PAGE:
8 ways you can prepare for Ramadan

Most of us would put “make the most of Ramadan” as one of our goals for the year, so here’s 8 steps to prepare yourself to achieve that goal.  

1. Set aside money to spend on charity in Ramadan

Charity is a special type of investment — the returns are received in the next life in the form of divine rewards. That ‘investment’ is worth more in Ramadan. It means your charity will go a lot further in that month compared to others.  

So, have a plan to keep a pot aside where you deposit an amount of money each week up until Ramadan.

Narrated Ibn `Abbas: The Prophet (PBUH) was the most generous of all the people, and he used to become more generous in Ramadan when Gabriel met him. Gabriel used to meet him every night during Ramadan to revise the Quran with him. Allah’s Messenger then used to be more generous than the fast wind. Sahih al-Bukhari 3554

2. Increase the recitation of Quran so you’re ready to read more in Ramadan

You cannot expect to complete a marathon by just turning up on the day without any training. Just like every Ramadan, this year many people will set the noble intention to read the Quran cover to cover. But if you have not been reading the Quran on a regular basis, how can you complete a full reading in one month?  

Make it easy on yourself and set a few minutes aside every day — say 5-10 minutes after each salat to read a portion of Quran. Then increase that time by a minute or two every week so by the time you get to Ramadan, you can comfortably read for a long period of time.  

“The month of Ramadan in which was revealed the Quran, a guidance for mankind and clear proofs for guidance and the criterion.” (2:185)

3. Connect with family members you don’t usually talk to

Ramadan helps families get together to observe the special qualities of the month; like sitting around the dinner table for Iftar and going to the mosque together for Taraweeh.  

Spending time with family is an act of worship and it’s rewarded by Allah (SWT) immensely outside of Ramadan. So, imagine how much more it would be within it?  

Don’t just wait until Ramadan to invite family around for Iftar parties. Build your connection from now through regular messages, calls or visits so that you can enter Ramadan with a strong bond of love that will only increases through observing it together.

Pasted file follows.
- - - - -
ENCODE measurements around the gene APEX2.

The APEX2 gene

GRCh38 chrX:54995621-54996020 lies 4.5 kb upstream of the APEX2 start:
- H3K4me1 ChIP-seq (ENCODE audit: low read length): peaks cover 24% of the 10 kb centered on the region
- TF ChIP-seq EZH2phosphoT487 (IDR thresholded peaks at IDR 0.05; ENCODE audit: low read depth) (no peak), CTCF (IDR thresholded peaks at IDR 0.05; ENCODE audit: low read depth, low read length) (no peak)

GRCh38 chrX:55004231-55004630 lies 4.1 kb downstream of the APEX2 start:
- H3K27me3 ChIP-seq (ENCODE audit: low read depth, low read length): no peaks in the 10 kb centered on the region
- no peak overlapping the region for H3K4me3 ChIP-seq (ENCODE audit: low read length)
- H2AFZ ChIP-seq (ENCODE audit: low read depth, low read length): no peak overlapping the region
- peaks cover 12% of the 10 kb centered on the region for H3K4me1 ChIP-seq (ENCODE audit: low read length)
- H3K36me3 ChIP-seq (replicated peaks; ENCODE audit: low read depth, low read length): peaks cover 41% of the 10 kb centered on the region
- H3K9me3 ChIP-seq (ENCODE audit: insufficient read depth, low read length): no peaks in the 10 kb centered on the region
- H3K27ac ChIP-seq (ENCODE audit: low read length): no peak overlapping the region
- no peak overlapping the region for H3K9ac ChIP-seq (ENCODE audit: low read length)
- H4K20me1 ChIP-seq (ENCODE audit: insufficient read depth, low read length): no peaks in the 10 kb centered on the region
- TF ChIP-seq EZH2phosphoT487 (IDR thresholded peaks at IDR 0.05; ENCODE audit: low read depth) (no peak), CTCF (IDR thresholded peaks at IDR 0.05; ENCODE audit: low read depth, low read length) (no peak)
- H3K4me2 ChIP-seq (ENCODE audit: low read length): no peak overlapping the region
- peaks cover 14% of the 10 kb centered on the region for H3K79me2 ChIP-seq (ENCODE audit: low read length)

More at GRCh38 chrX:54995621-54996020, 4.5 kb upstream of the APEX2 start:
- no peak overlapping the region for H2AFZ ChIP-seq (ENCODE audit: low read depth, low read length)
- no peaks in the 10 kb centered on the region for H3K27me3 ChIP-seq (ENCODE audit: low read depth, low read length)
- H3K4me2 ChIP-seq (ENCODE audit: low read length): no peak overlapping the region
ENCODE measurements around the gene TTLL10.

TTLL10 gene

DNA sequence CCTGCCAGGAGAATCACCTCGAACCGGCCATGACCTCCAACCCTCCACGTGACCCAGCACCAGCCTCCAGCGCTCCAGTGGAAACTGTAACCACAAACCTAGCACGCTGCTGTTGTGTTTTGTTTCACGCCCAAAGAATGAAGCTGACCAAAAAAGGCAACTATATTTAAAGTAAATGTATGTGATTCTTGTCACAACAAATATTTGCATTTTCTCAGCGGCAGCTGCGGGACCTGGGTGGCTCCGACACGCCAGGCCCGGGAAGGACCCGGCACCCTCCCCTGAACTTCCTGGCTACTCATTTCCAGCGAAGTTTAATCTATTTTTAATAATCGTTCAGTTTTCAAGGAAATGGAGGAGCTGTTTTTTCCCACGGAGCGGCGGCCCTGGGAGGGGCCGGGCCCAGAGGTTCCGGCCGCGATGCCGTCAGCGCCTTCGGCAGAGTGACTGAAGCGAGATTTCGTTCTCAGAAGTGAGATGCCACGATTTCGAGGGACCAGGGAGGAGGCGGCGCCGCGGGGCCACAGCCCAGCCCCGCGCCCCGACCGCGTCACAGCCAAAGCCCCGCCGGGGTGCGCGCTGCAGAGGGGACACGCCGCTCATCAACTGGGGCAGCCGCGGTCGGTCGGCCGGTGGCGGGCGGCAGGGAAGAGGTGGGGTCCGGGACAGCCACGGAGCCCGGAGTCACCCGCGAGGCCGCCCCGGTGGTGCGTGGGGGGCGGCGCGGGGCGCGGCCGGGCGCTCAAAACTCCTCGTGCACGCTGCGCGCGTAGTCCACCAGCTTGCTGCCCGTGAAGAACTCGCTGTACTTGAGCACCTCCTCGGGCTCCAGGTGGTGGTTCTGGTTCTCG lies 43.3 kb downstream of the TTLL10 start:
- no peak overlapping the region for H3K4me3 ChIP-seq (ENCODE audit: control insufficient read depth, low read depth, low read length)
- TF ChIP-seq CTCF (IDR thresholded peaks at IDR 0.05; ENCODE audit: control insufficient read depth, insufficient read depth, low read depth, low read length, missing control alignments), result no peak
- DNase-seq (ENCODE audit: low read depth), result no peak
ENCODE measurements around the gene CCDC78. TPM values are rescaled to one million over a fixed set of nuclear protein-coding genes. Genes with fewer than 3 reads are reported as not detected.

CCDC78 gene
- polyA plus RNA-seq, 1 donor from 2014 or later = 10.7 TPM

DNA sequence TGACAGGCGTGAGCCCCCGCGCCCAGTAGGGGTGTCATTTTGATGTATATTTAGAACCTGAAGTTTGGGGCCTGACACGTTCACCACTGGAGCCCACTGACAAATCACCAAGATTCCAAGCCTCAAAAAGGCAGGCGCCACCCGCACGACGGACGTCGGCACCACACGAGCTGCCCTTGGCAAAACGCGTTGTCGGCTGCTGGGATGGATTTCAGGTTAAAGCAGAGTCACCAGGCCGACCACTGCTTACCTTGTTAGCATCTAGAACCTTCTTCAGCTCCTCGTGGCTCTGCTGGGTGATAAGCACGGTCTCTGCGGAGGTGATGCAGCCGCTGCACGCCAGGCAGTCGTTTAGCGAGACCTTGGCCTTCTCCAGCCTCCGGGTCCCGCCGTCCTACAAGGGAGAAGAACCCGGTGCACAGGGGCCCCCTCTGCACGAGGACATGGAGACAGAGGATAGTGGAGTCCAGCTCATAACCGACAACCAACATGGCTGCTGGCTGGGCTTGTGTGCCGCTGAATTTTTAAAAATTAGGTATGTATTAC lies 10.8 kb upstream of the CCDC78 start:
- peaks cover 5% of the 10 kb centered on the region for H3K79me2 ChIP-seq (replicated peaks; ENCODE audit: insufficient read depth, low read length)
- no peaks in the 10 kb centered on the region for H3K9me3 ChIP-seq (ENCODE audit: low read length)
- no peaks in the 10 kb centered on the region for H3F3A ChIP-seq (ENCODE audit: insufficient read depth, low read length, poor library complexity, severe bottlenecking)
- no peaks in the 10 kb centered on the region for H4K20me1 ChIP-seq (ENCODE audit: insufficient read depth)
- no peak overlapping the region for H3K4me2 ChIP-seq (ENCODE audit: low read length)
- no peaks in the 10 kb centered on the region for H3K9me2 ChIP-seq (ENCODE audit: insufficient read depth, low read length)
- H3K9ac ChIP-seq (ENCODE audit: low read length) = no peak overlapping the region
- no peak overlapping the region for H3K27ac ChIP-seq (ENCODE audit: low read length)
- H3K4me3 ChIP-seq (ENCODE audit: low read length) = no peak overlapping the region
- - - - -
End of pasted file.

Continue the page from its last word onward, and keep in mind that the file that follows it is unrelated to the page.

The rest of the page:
Narrated Abu Huraira: The Prophet (PBUH) said, “Whoever believes in Allah and the Last Day, should serve his guest generously; and whoever believes in Allah and the Last Day, should unite the bond of kinship (i.e. keep good relation with his kith and kin); and whoever believes in Allah and the Last Day, should talk what is good or keep quiet.” Sahih al-Bukhari 6138

4. Make a daily Dua to Allah that he allows you experience a Ramadan full of Barakah

Imagine there was £1m waiting for you in a months’ time and all you had to do was to ask the owner to give it to you. But Ramadan is more valuable than £1m – and it’s just a few weeks away!

To obtain its rewards, virtues and blessings all you need to do is lift your hands and ask Allah sincerely to allow you to experience it and benefit from it. Making this daily Dua will keep your mind and heart alive with the excitement of Ramadan and prime you to make the most of it when it arrives.  

Salman al-Farsi reported: The Prophet, peace and blessings be upon him, said, “Verily, Allah is conscientious and generous. He would be shy, when a man raises his hands to Him, to turn them away empty and disappointed.” Sunan al-Tirmidhī 3556

5. Cut out bad habits so it’s easy to give them up completely in Ramadan

Habits are actions that have formed through repetition. They become so natural that you can do them without much thinking and effort.  

It can be mundane things like brushing your teeth or productive things like having a set time for gym. But sometimes the habits are damaging and possibly sinful.